Before I start this book review, I would like to ask a favor of my readers. If you like my reviews, maybe you can say that they are helpful at Amazon. I rank in the 2000s at present, which was a challenge to get to, because not many reviews of finance, investing, and economics books get to levels like that. So, to the degree that you like my reviews, and have extra time to do this, I appreciate it. If not, no worries — I’ve well exceeded my expectations; I appreciate that you read me.
I have never taken a course in accounting. But I have had to do accounting for most of my working life, including doing financial reporting inside life insurers, which is the most complex industry for accounting. I have even opined on 10+ financial accounting standards over time. And Aleph Blog is a leading accounting website as a user of accounting. (Dubious distinction, I know, but when you are a blogger, you take what you can get.)
As a value investor, I have taken a skeptical view toward the accounting of the companies that I invest in. Cash entries can be trusted; accrual entries are less trustworthy in proportion to the length of time and uncertainty to the collection of cash.
This book relates accounting principles to value investing principles, and it is uncanny as to how they overlap. It also attempts to connect it to Modern Portfolio Theory [MPT] concepts where it makes sense, but with less success. (No surprise, because value investing has a decent theory behind it and MPT doesn’t.)
The cornerstone of this book is return on net operating assets [RNOA]. The idea is to split the company in two, and separate operating results from financing results. Give little value to financing results, which are likely no repeatable, and give significant value to operating results.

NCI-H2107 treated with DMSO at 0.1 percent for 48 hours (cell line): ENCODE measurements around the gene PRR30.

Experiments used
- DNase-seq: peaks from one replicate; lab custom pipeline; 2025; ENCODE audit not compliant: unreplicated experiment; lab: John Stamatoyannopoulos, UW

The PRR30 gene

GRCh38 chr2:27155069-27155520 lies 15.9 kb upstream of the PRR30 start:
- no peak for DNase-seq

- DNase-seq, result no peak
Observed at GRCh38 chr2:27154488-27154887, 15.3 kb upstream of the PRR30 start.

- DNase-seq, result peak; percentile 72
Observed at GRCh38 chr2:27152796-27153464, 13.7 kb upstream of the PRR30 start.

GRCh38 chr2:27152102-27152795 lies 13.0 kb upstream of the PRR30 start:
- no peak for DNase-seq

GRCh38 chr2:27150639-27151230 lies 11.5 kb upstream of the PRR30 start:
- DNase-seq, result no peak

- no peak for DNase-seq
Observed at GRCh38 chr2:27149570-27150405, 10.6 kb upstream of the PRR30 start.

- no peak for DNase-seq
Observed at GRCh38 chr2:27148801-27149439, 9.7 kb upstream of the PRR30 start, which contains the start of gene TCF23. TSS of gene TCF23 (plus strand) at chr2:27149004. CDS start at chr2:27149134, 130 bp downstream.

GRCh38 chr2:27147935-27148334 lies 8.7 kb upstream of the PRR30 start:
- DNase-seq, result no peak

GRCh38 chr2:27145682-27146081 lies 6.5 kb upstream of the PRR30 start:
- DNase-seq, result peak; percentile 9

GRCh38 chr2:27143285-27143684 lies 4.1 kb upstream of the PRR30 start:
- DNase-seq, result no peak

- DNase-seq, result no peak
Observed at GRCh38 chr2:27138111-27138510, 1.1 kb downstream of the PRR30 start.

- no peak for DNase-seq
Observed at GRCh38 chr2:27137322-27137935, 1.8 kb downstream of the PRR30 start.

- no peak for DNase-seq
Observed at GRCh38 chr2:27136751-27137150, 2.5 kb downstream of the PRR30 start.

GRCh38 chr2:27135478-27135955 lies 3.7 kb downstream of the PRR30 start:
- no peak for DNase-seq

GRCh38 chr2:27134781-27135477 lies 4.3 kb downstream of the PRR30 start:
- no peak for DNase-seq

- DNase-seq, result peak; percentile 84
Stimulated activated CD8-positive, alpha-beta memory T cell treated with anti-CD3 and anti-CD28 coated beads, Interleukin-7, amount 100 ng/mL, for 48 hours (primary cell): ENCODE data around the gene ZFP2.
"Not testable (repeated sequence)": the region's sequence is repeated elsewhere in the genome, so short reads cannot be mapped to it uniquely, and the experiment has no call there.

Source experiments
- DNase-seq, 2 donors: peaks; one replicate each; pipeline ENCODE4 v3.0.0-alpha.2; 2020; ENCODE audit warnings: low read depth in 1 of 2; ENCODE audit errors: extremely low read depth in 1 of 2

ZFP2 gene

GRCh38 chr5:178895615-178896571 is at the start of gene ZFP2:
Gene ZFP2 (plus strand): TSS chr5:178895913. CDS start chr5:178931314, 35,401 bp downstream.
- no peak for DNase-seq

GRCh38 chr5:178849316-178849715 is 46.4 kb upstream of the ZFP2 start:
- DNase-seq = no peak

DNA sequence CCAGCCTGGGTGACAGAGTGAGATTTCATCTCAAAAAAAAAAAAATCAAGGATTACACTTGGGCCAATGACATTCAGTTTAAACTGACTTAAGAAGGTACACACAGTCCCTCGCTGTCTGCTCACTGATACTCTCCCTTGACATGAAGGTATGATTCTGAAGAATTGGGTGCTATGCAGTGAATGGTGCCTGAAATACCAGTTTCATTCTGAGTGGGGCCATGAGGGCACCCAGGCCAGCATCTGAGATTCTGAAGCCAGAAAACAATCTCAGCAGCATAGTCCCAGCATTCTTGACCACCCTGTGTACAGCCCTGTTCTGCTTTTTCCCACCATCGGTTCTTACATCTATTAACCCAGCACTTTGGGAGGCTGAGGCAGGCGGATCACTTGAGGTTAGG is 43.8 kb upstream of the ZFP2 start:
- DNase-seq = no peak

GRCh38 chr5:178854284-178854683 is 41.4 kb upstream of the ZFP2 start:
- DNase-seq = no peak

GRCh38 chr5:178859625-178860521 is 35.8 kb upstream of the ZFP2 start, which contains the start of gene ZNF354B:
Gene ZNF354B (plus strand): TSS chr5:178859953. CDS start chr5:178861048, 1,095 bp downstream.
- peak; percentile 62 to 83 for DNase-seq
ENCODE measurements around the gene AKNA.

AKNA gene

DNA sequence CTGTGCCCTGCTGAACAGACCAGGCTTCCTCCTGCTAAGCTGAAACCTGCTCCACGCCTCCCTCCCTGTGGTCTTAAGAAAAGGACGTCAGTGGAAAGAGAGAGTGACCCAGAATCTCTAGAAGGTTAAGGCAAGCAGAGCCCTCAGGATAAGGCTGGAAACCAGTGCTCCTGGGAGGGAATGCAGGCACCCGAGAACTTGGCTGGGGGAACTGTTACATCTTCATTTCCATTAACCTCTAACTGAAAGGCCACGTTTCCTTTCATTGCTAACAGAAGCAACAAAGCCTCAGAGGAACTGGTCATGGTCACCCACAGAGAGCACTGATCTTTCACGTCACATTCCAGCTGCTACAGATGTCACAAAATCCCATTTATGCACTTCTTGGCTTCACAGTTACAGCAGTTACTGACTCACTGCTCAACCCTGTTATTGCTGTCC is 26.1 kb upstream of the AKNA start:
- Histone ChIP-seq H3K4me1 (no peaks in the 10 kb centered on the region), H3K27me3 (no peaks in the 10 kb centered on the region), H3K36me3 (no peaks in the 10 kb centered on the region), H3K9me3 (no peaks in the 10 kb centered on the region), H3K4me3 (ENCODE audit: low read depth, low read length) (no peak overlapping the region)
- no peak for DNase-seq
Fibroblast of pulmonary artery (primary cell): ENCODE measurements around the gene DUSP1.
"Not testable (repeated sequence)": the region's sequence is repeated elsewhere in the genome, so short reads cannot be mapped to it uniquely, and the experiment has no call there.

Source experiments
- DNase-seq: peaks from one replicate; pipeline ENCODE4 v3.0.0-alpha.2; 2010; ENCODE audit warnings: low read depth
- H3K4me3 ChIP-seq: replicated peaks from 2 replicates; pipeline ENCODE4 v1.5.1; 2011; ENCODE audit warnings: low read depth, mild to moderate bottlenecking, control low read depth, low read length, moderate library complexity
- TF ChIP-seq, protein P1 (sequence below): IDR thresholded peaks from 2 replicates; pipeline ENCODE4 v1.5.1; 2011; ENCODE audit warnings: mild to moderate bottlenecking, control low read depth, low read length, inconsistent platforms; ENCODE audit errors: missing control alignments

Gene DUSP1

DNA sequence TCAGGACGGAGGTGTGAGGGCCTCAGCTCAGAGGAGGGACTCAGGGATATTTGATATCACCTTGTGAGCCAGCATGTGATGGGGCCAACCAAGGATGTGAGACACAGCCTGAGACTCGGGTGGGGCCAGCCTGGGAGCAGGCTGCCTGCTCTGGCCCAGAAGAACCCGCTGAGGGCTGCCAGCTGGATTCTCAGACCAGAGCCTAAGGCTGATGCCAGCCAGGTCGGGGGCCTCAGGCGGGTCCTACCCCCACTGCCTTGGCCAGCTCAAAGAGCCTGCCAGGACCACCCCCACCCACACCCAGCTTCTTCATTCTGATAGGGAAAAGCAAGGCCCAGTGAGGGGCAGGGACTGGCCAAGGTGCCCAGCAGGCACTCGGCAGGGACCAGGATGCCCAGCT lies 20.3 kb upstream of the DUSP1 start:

Note: this means that there is no way of evaluating financial companies under this rubric, but that’s a common problem. Financial companies are a bag of accruals; value is difficult to discern. That is why I spend most of my time analyzing the management teams of financial companies to see if they are conservative or not.
The book offers two measures of accounting quality, the Q-score and the S-score. You would have to do more digging to make these practical, but at least you get some direction in the matter.
There are two simple prizes that the book gives to readers:
1) Profit results mean-revert; don’t trust strong or weak current ROEs. (or RNOAs)
2) Stocks with low P/Es and P/Bs do well. Each works well, but they work better together. Maybe if Ben Graham were still alive, he would not have been dismissive of his life’s work at the end, value works. It’s an ugly brain dead strategy, but it works.
Who would benefit from this book: Those who want to improve their perception of investment value would benefit from this book. If you want to, you can buy it here: Accounting for Value (Columbia Business School Publishing).
Disclosure: The publisher asked me if I wanted the book, so I asked for the book and he sent it to me.